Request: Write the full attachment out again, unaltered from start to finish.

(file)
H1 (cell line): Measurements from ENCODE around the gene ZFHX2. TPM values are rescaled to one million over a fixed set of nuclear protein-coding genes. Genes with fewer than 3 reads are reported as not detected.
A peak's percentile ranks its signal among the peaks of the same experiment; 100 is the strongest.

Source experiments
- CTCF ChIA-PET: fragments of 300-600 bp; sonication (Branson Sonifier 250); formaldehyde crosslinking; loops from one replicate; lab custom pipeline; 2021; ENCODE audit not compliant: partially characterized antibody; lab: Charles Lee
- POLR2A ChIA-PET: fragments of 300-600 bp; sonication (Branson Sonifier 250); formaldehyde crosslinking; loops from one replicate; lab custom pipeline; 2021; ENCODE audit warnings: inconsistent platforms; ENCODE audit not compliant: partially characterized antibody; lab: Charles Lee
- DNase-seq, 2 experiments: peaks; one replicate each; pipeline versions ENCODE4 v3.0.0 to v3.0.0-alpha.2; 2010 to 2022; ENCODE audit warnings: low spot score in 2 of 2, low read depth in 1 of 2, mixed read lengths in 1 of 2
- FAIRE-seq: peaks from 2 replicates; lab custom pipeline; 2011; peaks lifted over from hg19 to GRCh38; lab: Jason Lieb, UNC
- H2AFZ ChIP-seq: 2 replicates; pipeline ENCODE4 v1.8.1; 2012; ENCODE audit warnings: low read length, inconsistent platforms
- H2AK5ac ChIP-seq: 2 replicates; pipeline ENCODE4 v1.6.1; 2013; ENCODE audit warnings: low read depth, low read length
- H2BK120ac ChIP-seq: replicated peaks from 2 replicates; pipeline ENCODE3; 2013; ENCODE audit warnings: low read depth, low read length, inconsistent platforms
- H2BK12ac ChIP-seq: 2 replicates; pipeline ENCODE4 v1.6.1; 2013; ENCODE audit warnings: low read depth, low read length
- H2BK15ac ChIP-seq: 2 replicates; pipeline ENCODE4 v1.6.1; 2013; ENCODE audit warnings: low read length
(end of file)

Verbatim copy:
H1 (cell line): Measurements from ENCODE around the gene ZFHX2. TPM values are rescaled to one million over a fixed set of nuclear protein-coding genes. Genes with fewer than 3 reads are reported as not detected.
A peak's percentile ranks its signal among the peaks of the same experiment; 100 is the strongest.

Source experiments
- CTCF ChIA-PET: fragments of 300-600 bp; sonication (Branson Sonifier 250); formaldehyde crosslinking; loops from one replicate; lab custom pipeline; 2021; ENCODE audit not compliant: partially characterized antibody; lab: Charles Lee
- POLR2A ChIA-PET: fragments of 300-600 bp; sonication (Branson Sonifier 250); formaldehyde crosslinking; loops from one replicate; lab custom pipeline; 2021; ENCODE audit warnings: inconsistent platforms; ENCODE audit not compliant: partially characterized antibody; lab: Charles Lee
- DNase-seq, 2 experiments: peaks; one replicate each; pipeline versions ENCODE4 v3.0.0 to v3.0.0-alpha.2; 2010 to 2022; ENCODE audit warnings: low spot score in 2 of 2, low read depth in 1 of 2, mixed read lengths in 1 of 2
- FAIRE-seq: peaks from 2 replicates; lab custom pipeline; 2011; peaks lifted over from hg19 to GRCh38; lab: Jason Lieb, UNC
- H2AFZ ChIP-seq: 2 replicates; pipeline ENCODE4 v1.8.1; 2012; ENCODE audit warnings: low read length, inconsistent platforms
- H2AK5ac ChIP-seq: 2 replicates; pipeline ENCODE4 v1.6.1; 2013; ENCODE audit warnings: low read depth, low read length
- H2BK120ac ChIP-seq: replicated peaks from 2 replicates; pipeline ENCODE3; 2013; ENCODE audit warnings: low read depth, low read length, inconsistent platforms
- H2BK12ac ChIP-seq: 2 replicates; pipeline ENCODE4 v1.6.1; 2013; ENCODE audit warnings: low read depth, low read length
- H2BK15ac ChIP-seq: 2 replicates; pipeline ENCODE4 v1.6.1; 2013; ENCODE audit warnings: low read length